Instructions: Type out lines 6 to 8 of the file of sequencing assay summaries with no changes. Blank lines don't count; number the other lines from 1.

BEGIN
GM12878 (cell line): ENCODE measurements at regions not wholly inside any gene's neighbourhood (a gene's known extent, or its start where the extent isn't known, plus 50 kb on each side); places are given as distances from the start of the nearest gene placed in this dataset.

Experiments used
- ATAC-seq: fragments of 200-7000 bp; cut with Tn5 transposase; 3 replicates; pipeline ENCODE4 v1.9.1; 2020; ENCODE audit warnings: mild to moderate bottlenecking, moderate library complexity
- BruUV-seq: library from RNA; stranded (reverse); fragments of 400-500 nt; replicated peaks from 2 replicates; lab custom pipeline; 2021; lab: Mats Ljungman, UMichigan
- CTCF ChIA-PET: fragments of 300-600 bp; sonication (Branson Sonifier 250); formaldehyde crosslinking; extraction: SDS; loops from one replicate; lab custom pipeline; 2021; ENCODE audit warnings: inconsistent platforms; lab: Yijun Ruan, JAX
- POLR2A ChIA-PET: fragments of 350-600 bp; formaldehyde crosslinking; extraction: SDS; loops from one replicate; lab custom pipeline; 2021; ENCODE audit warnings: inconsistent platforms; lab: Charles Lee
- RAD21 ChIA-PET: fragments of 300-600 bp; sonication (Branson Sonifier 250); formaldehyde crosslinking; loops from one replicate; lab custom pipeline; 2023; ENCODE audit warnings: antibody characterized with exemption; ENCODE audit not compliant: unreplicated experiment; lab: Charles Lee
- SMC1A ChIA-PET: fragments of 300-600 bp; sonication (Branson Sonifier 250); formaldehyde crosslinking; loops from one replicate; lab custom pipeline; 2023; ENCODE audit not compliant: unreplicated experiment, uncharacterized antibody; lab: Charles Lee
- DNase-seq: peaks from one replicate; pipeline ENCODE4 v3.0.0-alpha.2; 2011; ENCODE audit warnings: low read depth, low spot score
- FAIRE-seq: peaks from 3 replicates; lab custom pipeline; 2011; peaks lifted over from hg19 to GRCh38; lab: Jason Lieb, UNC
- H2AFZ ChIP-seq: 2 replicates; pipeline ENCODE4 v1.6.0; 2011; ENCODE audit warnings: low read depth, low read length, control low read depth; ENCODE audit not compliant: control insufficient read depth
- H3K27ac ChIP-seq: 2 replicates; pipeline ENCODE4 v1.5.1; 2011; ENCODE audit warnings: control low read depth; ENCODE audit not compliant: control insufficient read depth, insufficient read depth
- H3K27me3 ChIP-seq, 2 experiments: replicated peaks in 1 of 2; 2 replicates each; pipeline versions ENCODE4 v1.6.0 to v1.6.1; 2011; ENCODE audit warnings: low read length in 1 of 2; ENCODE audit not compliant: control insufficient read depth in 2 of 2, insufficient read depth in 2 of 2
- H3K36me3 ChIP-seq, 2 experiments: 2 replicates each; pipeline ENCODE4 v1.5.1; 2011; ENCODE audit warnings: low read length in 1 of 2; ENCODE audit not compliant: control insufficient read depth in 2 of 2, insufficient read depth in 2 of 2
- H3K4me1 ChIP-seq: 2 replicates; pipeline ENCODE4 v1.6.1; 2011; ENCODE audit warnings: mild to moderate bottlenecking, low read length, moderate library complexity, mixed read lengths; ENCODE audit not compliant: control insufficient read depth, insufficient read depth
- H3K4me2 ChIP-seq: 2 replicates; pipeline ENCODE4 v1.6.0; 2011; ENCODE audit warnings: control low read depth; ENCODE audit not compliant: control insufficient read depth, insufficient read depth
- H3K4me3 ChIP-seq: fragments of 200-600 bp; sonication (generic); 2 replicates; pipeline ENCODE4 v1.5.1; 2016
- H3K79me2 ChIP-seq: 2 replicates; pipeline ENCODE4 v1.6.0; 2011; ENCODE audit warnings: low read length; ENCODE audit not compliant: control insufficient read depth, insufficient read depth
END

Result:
- POLR2A ChIA-PET: fragments of 350-600 bp; formaldehyde crosslinking; extraction: SDS; loops from one replicate; lab custom pipeline; 2021; ENCODE audit warnings: inconsistent platforms; lab: Charles Lee
- RAD21 ChIA-PET: fragments of 300-600 bp; sonication (Branson Sonifier 250); formaldehyde crosslinking; loops from one replicate; lab custom pipeline; 2023; ENCODE audit warnings: antibody characterized with exemption; ENCODE audit not compliant: unreplicated experiment; lab: Charles Lee
- SMC1A ChIA-PET: fragments of 300-600 bp; sonication (Branson Sonifier 250); formaldehyde crosslinking; loops from one replicate; lab custom pipeline; 2023; ENCODE audit not compliant: unreplicated experiment, uncharacterized antibody; lab: Charles Lee